“I can say I had a great career. I never thought I could play until 2018 and I can play at a high level,” Youzhny told ATPWorldTour.com.
“I was one of the youngest guys from my age who went into the Top 100 and from all the times, I was at a high level. All the time I can say I was a professional, that’s why I maybe stayed later in the tennis career.”
Starting to write an article about a tennis-player that I have been watching almost his entire career, a tennis-player that is now retired, that is a hard thing to do. A hard thing? You might ask. Yes! It is hard because he has done so much in his 20 years of pro-tennis, but also hard because it makes you feel old and you can feel the time passing by.
This is my first article about any player, and to be honest, I am pretty sad and sorry that I have, sort of, to do it. You will read something about Youzhny everywhere these days, and this article is meant to keep his memory alive despite retiring.
Mikhail Youzhny was born on 25th June 1982 in Moskow, Russia to Mikhail, a Soviet army colonel and Lubov, a professional tennis player. He has started playing tennis at age 6 and turned pro at age 17. It was his father who had steered him and older brother Andrei into tennis and sacrificed his career in the Soviet army to support them; it was because of his father that Boris Sobkin became his coach at the age of 10.
At the age of 13, he was a ballboy for a Russia – United States Davis Cup final in Moscow. His juniors career brought him 3 doubles titles and a runner-up title, and one singles title and 1 runner-up (Australian Open Final in 1999), having a decent record in the 4 years of juniors activity (45W-23L in singles and 28W-16L in doubles) and reached a career high of #20 in those junior rankings.
Playing Style, Coaching and equipment
Talking about Mikhail Youzhny, one has to mention the powerful and consistent groundstrokes on both sides, combined with the deadly accurate backhand slice. However, while his backhand slice was a good defensive weapon, his main attacking weapon was his one-handed backhand hit with topspin, which he used successfully cross-angled, but down-the-line too.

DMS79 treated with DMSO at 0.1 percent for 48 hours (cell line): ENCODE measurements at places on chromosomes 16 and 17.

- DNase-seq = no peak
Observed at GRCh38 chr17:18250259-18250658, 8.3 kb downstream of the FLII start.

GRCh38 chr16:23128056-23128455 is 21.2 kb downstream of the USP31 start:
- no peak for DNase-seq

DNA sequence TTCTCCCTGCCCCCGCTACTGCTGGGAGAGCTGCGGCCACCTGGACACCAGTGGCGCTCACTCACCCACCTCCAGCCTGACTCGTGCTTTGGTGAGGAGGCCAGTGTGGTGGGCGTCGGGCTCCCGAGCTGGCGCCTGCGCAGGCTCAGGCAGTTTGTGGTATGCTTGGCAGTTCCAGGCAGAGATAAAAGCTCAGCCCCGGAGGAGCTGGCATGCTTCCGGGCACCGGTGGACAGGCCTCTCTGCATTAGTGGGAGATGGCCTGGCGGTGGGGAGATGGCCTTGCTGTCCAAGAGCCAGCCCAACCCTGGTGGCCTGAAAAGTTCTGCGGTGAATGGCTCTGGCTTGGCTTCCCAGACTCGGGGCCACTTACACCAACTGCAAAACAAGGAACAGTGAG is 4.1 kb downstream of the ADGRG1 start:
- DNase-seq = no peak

He used as backhand grip around 3/4 of the way from Continental toward Modified Eastern. His grip is close enough to Modified Eastern to allow him to hit topspin with reasonable comfort, but most players would hit stronger topspin with a grip right on Modified Eastern or closer to Full Eastern. Youzhny’s backhand grip would work well for the slice, but it changes to an Eastern forehand grip for his slice.
According to The New York Times columnist Christopher Clarley, Youzhny’s one-handed backhand was one of the more unusual ones on tour, hit with a “free left arm accompanying his right arm as he swings through the ball.”
He was also noted for his good court sense and often used drop shots to mix up his game, and he is very talented at volleying, not surprisingly those great doubles results.
Youzhny was good on all surfaces and was noted for his all-court game and was noted for his ability to be able to change surfaces quickly without difficulty. However, his favorite surface was hard indoors.
Youzhny was known on tour for his post-match military salute at the end of the match. Honoring his late father, Youzhny placed his racquet on his head while saluting the crowd instead of the hat that Russian military protocol dictates.
Boris Sobkin was Youzhny’s coach since the age of 10 because of Youzhny’s father’s interference, while his fitness trainer is Oleg Mosiakov. Youzhny wore Adidas clothing and Barricade 7.0 shoes and used a Head Graphene XT Extreme Pro racquet.
Mikhail’s first professional match was in Russia, on hard courts, against #589 Denis Glazov, in 1998. He lost that match from set up, 5-7 6-3 6-2, but everybody could have seen the talent and potential this young lad had. During 1998 he managed to reach a quarter-final in Russia F2, which was a great result considering he was there a wild card.
Mikhail started playing regularly in on the pro-circuit in 1999, and during August (as a 17 years-old youngster) he managed to win his first two ITF titles WITHOUT DROPPING A SET:
– Belarus F1 on indoors carpet, defeating #593 Michael Llodra (who will be in the next years a top player too, career high of #21, 5 singles titles and 26 doubles titles, from which 3 Slam doubles titles)
– Russia F2 on hard, defeating #894 Ben Qiang Zhu
October came and he won another 2 ITF titles: